Customers of Chase Bank and other financial institutions have benefited from the increased speed and convenience of new peer-to-peer payment services, but things don't always go smoothly.
After a swirl of online complaints, Chase Bank on Friday acknowledged a widespread Zelle glitch wreaking havoc on its customers' bank balances.
Chase Bank glitch results in duplicate fees, payments
Customers had complained on Twitter and other social-media outlets that they were seeing Zelle payments leaving their bank accounts twice. A JP Morgan Chase & Co. spokesperson shared, “We’re working to resolve the issue and will automatically reverse any duplicates and adjust any related fees.”
Chase told Marketwatch the duplicate payments issue is confined to its customers and doesn't extend to Zelle users that are customers of other banking institutions.
Six U.S. banks jointly own the Zelle payment service, which allows their customers to send and receive money directly to other Zelle users through a phone number or email address. This service has helped major banks bridge the gap between their old-fashioned wire or ACH transfers and newer, more convenient payment services like Venmo and PayPal.
The risks of peer-to-peer payment apps
More than 40% of Americans don’t use cash for any weekly purchases, according to Pew Research. and nearly 65% believe it’s either likely or very likely the U.S. will become a cashless society in their lifetimes, according to a Gallup poll from 2022.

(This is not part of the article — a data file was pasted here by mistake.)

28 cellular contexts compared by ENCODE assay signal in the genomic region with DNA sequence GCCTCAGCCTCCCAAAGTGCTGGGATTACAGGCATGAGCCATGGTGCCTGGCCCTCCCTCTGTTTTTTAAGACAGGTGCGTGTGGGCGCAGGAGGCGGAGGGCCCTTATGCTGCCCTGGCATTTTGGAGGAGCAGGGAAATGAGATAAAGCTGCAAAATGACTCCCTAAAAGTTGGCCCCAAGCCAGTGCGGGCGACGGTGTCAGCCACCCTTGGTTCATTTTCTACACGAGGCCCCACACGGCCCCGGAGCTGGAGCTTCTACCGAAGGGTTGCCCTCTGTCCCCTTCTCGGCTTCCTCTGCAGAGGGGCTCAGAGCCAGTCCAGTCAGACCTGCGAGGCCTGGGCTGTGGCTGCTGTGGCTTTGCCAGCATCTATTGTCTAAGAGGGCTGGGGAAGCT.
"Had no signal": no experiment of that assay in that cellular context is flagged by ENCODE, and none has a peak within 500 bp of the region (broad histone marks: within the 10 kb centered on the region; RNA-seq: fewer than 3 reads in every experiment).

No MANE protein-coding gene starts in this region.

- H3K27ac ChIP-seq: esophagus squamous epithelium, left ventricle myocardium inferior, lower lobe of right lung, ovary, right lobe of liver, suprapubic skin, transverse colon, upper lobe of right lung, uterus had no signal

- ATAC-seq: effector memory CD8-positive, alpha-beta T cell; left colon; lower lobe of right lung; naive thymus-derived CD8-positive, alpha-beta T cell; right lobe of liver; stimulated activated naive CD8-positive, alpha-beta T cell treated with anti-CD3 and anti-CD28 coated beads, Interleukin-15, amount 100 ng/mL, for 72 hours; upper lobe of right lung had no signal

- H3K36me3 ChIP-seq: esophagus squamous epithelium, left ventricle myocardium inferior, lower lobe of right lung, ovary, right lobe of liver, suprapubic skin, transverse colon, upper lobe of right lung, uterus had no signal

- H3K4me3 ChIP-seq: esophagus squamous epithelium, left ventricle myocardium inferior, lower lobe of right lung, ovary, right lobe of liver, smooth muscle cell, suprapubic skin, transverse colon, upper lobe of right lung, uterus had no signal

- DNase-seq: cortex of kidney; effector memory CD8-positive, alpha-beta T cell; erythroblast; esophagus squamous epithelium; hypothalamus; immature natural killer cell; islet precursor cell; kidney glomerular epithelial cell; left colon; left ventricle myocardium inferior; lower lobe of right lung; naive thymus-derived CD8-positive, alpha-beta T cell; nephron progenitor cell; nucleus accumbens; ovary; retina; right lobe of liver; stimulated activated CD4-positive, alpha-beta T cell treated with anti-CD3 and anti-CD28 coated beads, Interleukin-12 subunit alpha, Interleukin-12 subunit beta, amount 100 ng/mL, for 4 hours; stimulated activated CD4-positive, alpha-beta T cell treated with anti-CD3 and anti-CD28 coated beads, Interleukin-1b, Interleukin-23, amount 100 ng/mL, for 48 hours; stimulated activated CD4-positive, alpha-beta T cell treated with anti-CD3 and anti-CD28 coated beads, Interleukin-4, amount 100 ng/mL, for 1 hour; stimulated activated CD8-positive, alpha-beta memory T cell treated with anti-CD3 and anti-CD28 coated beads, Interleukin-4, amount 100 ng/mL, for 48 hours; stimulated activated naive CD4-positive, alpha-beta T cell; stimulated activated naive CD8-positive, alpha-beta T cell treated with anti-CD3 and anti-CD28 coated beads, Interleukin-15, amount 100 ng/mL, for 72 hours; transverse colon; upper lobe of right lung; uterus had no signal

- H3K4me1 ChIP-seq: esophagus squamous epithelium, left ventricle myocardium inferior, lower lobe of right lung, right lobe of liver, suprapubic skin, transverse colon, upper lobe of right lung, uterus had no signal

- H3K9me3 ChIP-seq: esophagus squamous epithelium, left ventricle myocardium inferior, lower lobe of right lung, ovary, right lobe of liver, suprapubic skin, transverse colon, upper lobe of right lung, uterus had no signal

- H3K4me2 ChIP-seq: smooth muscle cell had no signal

Electronic payment devices have made it possible for even very small merchants to accept digital payments. Smartphone payment apps like Zelle, Venmo, Apple Pay, and Cash App enable users to split bills and more without opening their wallets.
But as electronic payment adoption increases, so do the risks of making a costly mistake or being scammed. In another recent Pew Research poll, 13% of payment app users reported they had been victimized by scams, while 11% reported that their accounts have been hacked.
Consider these tips to protect your money while using peer-to-peer payment apps:
- Always double check the payment recipient's name, email, or payment ID. It's so easy to mistype one character and instantly send money to a random stranger.
- Watch out for scammers pretending to be legitimate businesses or even a loved one and requesting money from you through a payment app.
- Protect your account with multi-factor authentication or a PIN, as an extra layer of security.
- Set up transaction alerts on your accounts to catch potential criminals before they drain your funds.
- Don't share bank authentication data, verification numbers and personal info with anyone who contacts you and requests it, even if you recognize the number. Instead, call them back at their official contact number to confirm a request is legitimate.
Ben Demers manages digital content and engagement at Kiplinger, informing readers through a range of personal finance articles, e-newsletters, social media, syndicated content, and videos. He is passionate about helping people lead their best lives through sound financial behavior, particularly saving money at home and avoiding scams and identity theft. Ben graduated with an M.P.S. from Georgetown University and a B.A. from Vassar College. He joined Kiplinger in May 2017.
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